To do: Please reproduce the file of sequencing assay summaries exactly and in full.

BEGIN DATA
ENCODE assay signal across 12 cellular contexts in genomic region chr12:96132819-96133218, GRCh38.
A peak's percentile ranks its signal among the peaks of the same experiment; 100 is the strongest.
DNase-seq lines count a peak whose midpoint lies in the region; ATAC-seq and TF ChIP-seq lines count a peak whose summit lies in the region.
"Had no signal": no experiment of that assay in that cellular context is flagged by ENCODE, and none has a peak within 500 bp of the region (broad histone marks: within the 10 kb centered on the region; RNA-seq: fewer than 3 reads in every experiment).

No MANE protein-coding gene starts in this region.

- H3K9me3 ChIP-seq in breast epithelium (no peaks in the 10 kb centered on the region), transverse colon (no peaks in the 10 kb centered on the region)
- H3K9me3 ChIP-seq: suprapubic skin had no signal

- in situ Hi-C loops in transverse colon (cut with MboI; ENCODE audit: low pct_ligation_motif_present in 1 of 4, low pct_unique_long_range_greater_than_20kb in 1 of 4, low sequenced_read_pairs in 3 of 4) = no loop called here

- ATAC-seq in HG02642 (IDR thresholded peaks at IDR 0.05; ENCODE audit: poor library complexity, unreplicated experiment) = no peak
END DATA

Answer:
ENCODE assay signal across 12 cellular contexts in genomic region chr12:96132819-96133218, GRCh38.
A peak's percentile ranks its signal among the peaks of the same experiment; 100 is the strongest.
DNase-seq lines count a peak whose midpoint lies in the region; ATAC-seq and TF ChIP-seq lines count a peak whose summit lies in the region.
"Had no signal": no experiment of that assay in that cellular context is flagged by ENCODE, and none has a peak within 500 bp of the region (broad histone marks: within the 10 kb centered on the region; RNA-seq: fewer than 3 reads in every experiment).

No MANE protein-coding gene starts in this region.

- H3K9me3 ChIP-seq in breast epithelium (no peaks in the 10 kb centered on the region), transverse colon (no peaks in the 10 kb centered on the region)
- H3K9me3 ChIP-seq: suprapubic skin had no signal

- in situ Hi-C loops in transverse colon (cut with MboI; ENCODE audit: low pct_ligation_motif_present in 1 of 4, low pct_unique_long_range_greater_than_20kb in 1 of 4, low sequenced_read_pairs in 3 of 4) = no loop called here

- ATAC-seq in HG02642 (IDR thresholded peaks at IDR 0.05; ENCODE audit: poor library complexity, unreplicated experiment) = no peak